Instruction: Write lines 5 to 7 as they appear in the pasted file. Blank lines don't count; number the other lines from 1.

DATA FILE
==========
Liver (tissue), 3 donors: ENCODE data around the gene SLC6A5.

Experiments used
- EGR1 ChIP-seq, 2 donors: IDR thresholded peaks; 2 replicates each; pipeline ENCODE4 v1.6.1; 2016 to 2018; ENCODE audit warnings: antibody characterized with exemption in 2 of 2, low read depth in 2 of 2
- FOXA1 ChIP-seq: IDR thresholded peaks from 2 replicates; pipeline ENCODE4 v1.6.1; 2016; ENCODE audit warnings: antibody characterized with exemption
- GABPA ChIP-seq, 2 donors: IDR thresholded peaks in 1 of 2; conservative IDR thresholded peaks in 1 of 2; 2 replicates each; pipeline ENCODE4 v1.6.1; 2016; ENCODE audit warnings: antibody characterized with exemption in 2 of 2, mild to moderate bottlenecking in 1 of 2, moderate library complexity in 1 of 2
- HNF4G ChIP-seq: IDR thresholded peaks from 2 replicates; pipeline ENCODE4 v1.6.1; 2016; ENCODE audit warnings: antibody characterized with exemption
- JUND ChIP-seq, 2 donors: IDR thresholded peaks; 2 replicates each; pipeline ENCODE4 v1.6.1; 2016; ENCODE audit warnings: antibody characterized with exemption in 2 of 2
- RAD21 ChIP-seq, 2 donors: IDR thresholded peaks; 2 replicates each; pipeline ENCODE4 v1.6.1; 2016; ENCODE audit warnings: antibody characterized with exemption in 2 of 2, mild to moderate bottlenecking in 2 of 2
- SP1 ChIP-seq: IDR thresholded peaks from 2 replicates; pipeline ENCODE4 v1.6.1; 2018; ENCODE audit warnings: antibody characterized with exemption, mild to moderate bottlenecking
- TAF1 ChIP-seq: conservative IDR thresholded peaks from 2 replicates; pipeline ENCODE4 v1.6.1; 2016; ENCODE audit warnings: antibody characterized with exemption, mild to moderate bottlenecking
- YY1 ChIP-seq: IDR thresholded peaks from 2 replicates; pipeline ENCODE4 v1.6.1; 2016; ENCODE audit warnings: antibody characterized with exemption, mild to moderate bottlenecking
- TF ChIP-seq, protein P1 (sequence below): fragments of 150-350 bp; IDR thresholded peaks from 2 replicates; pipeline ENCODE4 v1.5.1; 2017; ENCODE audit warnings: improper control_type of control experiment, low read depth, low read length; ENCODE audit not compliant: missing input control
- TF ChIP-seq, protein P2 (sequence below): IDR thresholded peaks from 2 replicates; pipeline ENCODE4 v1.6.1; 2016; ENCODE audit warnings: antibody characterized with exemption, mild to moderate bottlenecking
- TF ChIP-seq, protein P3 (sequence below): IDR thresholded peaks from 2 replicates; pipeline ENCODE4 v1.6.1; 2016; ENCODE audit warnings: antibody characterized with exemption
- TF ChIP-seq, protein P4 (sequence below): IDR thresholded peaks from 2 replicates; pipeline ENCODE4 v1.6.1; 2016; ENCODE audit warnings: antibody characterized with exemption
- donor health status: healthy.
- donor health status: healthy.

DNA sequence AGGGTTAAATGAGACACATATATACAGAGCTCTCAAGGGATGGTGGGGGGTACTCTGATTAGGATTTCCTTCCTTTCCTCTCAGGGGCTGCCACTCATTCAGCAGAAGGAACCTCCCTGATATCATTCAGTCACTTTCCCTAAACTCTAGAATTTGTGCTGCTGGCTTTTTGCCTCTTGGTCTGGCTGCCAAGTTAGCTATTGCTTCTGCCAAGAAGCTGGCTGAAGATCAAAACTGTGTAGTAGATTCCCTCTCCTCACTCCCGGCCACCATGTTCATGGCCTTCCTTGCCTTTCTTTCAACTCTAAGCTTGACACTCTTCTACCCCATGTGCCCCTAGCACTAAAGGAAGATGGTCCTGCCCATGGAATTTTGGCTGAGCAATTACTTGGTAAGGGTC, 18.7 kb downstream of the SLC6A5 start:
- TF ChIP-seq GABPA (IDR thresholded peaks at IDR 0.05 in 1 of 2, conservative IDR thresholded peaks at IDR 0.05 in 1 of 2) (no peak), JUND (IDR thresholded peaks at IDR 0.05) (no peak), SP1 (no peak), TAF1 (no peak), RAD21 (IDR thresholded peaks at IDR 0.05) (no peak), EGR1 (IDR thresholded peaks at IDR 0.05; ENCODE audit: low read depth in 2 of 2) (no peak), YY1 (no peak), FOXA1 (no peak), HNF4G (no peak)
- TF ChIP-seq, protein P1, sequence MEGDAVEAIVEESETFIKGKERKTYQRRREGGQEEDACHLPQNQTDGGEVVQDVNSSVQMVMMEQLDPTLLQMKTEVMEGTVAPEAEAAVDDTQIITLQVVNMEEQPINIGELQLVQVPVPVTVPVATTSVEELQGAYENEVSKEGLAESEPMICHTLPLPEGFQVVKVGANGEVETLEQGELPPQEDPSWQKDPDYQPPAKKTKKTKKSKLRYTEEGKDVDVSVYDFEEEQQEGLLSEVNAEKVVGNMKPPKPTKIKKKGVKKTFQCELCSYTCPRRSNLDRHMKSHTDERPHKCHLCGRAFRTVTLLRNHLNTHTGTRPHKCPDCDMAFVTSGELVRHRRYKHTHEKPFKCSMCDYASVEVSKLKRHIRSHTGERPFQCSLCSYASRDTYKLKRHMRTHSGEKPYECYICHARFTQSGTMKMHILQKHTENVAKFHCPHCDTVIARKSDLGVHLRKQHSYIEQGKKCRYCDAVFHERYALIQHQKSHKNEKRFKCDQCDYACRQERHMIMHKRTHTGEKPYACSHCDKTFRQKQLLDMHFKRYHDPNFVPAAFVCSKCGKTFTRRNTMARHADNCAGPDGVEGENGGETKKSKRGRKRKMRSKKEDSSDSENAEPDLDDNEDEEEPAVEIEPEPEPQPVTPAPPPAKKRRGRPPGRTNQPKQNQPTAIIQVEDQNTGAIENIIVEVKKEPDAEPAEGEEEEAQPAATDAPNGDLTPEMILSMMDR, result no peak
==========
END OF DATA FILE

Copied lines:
- GABPA ChIP-seq, 2 donors: IDR thresholded peaks in 1 of 2; conservative IDR thresholded peaks in 1 of 2; 2 replicates each; pipeline ENCODE4 v1.6.1; 2016; ENCODE audit warnings: antibody characterized with exemption in 2 of 2, mild to moderate bottlenecking in 1 of 2, moderate library complexity in 1 of 2
- HNF4G ChIP-seq: IDR thresholded peaks from 2 replicates; pipeline ENCODE4 v1.6.1; 2016; ENCODE audit warnings: antibody characterized with exemption
- JUND ChIP-seq, 2 donors: IDR thresholded peaks; 2 replicates each; pipeline ENCODE4 v1.6.1; 2016; ENCODE audit warnings: antibody characterized with exemption in 2 of 2